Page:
Patient Comments: Transcutaneous Electrical Nerve Stimulation - Side Effects

Did you experience any side effects from transcutaneous electrical nerve stimulation?

Comment from: Robert roberts, 75 or over Male (Patient) Published: March 22

After a fall a few months ago I went to a physiotherapist for help with hip pain. She fastened the TENS (transcutaneous electrical nerve stimulation) unit and said I could change the setting. I did. I possibly set it too high. I had no experience with this technology. Now I have what seems to be sciatica or a pinched nerve. I can't prove but I relate it to the use of TENS. Keep the settings low to avoid nerve damage is my advice if I ever use TENS again.

Was this comment helpful?Yes
Comment from: RAOatesy, 25-34 Female (Patient) Published: August 18

Even on the lowest setting, TENS (transcutaneous electrical nerve stimulation) quickly made the rheumatoid arthritis affected joints in my feet hurt worse.

Was this comment helpful?Yes
Comment from: Prof Sanchez, 55-64 Male (Caregiver) Published: January 02

Every time they use transcutaneous electrical nerve stimulation on my neck I leave confused, disoriented and my memory is slow. My mother's physical therapist used TENS on my mother and I watched, learned and was oriented on where never to put the patches and electrodes. One of the areas is on the neck. Stimulation should not be applied to the neck. Severe spasm of the laryngeal and pharyngeal muscles may occur and the contractions may be strong enough to close the airway or cause difficulty in breathing. Stimulation over the neck could also have adverse effects on the heart rhythm or blood flow. This disorientation you are feeling may be due to the reduced blood flow to your brain. I would consult the physician, and the person who is giving you these therapies. It should be a trained medical professional. TENS placed in the wrong locations can do more harm than good. If placed correctly, it works wonders. Take care and hope this info helps.

Was this comment helpful?Yes
Comment from: joseph, 55-64 Male (Patient) Published: November 11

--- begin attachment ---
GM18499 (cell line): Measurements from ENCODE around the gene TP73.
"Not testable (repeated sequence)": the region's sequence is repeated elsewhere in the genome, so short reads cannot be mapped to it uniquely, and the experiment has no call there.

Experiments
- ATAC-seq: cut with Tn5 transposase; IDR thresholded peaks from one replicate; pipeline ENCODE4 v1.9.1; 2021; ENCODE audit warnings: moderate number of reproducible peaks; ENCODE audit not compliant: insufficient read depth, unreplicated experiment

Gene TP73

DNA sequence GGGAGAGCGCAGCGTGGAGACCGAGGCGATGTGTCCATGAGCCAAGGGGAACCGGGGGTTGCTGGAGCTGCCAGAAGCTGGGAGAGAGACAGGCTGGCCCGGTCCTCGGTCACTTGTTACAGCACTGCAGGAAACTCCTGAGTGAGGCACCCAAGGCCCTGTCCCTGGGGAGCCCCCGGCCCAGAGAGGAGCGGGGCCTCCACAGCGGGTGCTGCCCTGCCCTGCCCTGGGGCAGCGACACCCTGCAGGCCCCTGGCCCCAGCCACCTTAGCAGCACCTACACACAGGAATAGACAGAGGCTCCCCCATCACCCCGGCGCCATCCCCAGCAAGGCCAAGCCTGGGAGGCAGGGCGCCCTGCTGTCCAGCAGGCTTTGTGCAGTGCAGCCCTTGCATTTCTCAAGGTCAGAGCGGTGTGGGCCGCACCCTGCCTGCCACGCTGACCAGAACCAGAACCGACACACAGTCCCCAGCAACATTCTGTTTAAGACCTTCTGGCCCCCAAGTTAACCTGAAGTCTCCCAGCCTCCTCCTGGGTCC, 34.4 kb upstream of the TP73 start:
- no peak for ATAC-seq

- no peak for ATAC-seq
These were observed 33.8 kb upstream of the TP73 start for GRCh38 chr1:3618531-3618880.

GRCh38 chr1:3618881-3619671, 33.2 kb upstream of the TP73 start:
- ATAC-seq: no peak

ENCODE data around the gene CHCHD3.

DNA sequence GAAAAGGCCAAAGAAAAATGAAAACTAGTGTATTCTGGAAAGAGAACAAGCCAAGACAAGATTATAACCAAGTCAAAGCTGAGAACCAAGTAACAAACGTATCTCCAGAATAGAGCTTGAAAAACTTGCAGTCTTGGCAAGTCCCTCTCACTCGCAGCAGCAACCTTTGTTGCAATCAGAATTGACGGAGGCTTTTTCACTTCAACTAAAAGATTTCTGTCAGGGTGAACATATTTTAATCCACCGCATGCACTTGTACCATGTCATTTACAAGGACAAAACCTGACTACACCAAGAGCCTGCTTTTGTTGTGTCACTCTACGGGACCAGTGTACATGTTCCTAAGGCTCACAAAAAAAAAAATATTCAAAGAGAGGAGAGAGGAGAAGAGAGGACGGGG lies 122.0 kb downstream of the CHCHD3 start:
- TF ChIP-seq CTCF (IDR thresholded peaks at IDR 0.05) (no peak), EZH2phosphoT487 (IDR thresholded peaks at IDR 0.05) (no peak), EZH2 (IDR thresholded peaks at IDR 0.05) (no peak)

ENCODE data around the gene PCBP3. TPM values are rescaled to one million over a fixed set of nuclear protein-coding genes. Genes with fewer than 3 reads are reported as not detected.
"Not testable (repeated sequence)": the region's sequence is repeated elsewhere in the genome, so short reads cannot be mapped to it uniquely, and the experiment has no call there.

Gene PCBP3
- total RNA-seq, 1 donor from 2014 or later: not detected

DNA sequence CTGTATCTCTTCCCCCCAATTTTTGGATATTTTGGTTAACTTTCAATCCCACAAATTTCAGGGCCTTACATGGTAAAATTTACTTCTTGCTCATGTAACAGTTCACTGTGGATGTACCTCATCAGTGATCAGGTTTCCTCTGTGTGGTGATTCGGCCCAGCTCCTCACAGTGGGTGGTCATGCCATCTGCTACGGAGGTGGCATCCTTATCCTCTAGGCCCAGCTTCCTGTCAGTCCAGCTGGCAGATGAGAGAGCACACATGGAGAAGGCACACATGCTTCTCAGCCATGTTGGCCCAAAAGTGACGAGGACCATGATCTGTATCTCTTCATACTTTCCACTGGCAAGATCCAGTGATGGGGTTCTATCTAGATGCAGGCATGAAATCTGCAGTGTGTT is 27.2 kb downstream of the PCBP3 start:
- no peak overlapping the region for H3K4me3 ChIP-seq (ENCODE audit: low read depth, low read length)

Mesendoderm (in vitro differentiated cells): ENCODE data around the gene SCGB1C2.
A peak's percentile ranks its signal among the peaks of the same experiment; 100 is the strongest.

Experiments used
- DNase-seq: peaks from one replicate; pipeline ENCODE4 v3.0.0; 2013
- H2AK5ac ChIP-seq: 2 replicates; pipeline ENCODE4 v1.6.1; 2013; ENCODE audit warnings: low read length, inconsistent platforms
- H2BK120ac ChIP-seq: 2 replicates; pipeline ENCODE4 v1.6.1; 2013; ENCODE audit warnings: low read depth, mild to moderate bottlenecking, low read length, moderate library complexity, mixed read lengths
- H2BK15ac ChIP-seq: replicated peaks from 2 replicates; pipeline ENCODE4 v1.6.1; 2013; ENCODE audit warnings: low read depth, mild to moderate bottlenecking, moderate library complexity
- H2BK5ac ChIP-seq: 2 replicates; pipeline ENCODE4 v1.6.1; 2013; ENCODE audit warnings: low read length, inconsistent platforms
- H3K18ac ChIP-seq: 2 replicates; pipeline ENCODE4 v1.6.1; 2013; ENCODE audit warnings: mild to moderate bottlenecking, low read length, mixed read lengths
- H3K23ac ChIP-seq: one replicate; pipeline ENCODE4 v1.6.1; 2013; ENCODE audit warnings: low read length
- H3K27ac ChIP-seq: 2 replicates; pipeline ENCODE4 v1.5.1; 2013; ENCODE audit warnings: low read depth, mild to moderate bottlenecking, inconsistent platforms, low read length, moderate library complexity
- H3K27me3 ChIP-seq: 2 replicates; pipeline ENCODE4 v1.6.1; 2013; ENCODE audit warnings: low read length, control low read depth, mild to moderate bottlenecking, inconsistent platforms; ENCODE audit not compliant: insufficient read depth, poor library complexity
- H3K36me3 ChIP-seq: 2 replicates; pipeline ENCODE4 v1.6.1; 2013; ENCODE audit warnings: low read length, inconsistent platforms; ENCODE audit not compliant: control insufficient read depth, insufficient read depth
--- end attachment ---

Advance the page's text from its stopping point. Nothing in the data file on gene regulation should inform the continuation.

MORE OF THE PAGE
I have started feeling tinnitus after taking transcutaneous electrical nerve stimulation (TENS) for a week on my neck for cervical spondylosis.

Was this comment helpful?Yes
Comment from: eyb, 55-64 Female (Patient) Published: February 08

I have had no side effects from transcutaneous electrical nerve stimulation (TENS) for me yet! I had left knee swelling and pain for the past two years and over the past three months it had grown to the point of my having to take Aleve twice a day, rub with Bengay and wear a brace. I have no recollection of injury but have iced it forever. I am a walker, not a runner and I try to stick to grass and dirt, not asphalt or cement. My coworker suggested I try a TENS unit. One 15 minute session at level 9 on the knead mode zapped the pain. I couldn't believe it, wasn't sure it would last. The next day, no swelling, no sharp pains, but I wore the brace to work just in case the treatment failed. A week and the pain has not returned. Three fifteen minute sessions I have had.

Was this comment helpful?Yes
Comment from: Jane, 55-64 Female (Patient) Published: September 21

I used a TENS (transcutaneous electrical nerve stimulation) unit on my shoulders and upper back. After a few days of intermittent use, my anxiety has gone through the roof. It may not be related, just wandered if anyone else had such an experience.

Was this comment helpful?Yes
Comment from: jmaisoui813, 55-64 Female (Patient) Published: May 19

Every time they use transcutaneous electrical nerve stimulation on my neck I leave confused, disoriented and my memory is slow.

Was this comment helpful?Yes

Patient Comments

Viewers share their comments

Transcutaneous Electrical Nerve Stimulation - Placement Question: Was it hard to find the correct placement for your transcutaneous electrical nerve stimulation device?
Transcutaneous Electrical Nerve Stimulation - Unit Question: What kind of transcutaneous electrical nerve stimulation unit do you have?

Patient Comments are not a substitute for professional medical advice, diagnosis, or treatment. Never delay or disregard seeking professional medical advice from your physician or other qualified health provider because of something you have read on MedicineNet. The opinions expressed in the comments section are of the author and the author alone. MedicineNet does not endorse any specific product, service or treatment.

Alert If you think you have a medical emergency, call your doctor or 911 immediately.


Report Problems to the Food and Drug Administration

You are encouraged to report negative side effects of prescription drugs to the FDA. Visit the FDA MedWatch website or call 1-800-FDA-1088.


Health Solutions From Our Sponsors